Iowa Republicans successfully made it harder to vote in the state Monday when Republican Gov. Kim Reynolds signed a bill into law sharply curtailing early and absentee voting, even closing polls earlier on Election Day. Like many states, Iowa had a record turnout for the Nov. 2020 election, handing an eight-point victory to Donald Trump in the presidential race and reelection to Republican Sen. Joni Ernst by only a slightly slimmer margin. Republicans won three of the state’s four congressional seats, losing only to an incumbent Democrat by a razor thin point-and-a-half.

Despite winning in Iowa, the state GOP, which controls both chambers of the state house and the governor’s mansion, decided to curtail voting options in the state where turnout was more than 75 percent in 2020. What was behind their thinking? Well, more than a million of the state’s 1.7 million votes were cast early this time around, setting records for early mail and in-person voting, the Des Moines Register reports. And Democrats were far more likely to vote early in one form or another—76 percent of Democrats and 52 percent of Republicans cast votes before election day, according to the Iowa secretary of state. Remember when more people voting was considered a good thing?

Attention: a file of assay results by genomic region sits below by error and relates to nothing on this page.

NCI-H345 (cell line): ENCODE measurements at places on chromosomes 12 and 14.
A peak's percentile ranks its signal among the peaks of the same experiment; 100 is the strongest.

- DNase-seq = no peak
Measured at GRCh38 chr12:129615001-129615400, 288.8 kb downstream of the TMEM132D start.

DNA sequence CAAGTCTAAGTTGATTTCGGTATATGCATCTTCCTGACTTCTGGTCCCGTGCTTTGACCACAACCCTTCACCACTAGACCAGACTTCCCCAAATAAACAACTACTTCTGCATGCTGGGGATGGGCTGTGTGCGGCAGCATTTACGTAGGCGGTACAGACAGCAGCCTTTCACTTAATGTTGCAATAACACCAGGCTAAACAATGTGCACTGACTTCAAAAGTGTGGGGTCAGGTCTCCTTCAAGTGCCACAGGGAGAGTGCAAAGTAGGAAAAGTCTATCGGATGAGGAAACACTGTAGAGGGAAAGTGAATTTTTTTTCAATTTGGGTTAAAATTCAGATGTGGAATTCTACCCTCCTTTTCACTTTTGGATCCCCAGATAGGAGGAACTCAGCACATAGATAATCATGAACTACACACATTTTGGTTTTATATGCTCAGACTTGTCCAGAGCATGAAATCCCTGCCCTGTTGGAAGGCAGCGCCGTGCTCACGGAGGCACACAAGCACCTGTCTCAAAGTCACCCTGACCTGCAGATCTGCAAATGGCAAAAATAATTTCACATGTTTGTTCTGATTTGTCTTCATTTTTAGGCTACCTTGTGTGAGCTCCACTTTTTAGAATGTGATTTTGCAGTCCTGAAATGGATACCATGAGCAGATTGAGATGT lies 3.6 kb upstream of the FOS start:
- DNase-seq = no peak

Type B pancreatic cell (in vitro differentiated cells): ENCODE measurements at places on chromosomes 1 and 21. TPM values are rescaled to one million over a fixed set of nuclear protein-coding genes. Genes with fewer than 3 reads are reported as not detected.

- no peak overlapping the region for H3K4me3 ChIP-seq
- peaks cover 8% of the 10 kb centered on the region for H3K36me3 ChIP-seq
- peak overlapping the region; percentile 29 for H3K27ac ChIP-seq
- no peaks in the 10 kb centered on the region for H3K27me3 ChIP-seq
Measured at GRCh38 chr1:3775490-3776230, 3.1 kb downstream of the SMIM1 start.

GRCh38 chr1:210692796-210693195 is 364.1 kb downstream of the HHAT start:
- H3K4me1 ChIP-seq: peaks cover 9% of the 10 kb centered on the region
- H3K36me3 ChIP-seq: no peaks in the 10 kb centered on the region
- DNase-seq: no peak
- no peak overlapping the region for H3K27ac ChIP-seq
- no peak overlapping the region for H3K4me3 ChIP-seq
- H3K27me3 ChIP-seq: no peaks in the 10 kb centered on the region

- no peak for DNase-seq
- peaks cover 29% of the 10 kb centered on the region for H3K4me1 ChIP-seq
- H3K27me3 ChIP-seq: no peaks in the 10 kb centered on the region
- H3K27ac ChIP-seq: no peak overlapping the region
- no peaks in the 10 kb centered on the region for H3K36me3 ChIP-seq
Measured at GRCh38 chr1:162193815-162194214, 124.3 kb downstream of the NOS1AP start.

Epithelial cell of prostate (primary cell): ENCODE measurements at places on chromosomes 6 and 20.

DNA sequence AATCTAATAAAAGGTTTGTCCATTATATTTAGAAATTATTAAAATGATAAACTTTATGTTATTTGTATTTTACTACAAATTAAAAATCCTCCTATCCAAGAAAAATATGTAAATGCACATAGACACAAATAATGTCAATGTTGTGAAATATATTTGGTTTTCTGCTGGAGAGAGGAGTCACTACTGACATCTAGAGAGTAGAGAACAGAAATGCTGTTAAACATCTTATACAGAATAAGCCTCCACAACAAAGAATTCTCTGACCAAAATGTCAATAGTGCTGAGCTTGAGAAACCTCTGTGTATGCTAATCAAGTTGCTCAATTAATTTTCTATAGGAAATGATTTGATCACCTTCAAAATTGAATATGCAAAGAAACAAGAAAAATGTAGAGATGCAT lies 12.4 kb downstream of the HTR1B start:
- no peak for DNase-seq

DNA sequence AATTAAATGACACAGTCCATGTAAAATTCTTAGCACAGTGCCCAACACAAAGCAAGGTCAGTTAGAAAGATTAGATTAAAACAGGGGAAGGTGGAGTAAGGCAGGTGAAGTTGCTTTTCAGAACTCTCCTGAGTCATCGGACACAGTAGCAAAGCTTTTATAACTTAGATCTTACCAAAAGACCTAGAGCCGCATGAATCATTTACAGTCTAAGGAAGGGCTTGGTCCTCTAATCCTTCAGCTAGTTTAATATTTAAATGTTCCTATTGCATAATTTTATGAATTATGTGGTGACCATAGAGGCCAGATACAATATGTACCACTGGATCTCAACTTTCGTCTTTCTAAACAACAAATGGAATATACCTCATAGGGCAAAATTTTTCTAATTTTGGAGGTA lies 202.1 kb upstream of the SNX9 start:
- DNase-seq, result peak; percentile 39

The state legislature approved cutting the number of early voting days by a third, down from 29 days to 20, and moving up the closing times of polls on Election Day from 9 p.m. to 8 p.m. In addition, the new law tightens absentee ballot rules, placing further restrictions on when absentee ballots may be accepted, particularly when it comes to mail-in ballots, who can request them and how they can be cast. All of this despite no substantive evidence of widespread voter fraud of any kind. But the Republicans do have outrage and when you control every aspect of state government that can be as good as evidence. The vote restricting move is part of a larger Republican effort, after months of phony allegations from Donald Trump, to use its base’s skepticism in the voting process to restrict voting access following the 2020 election.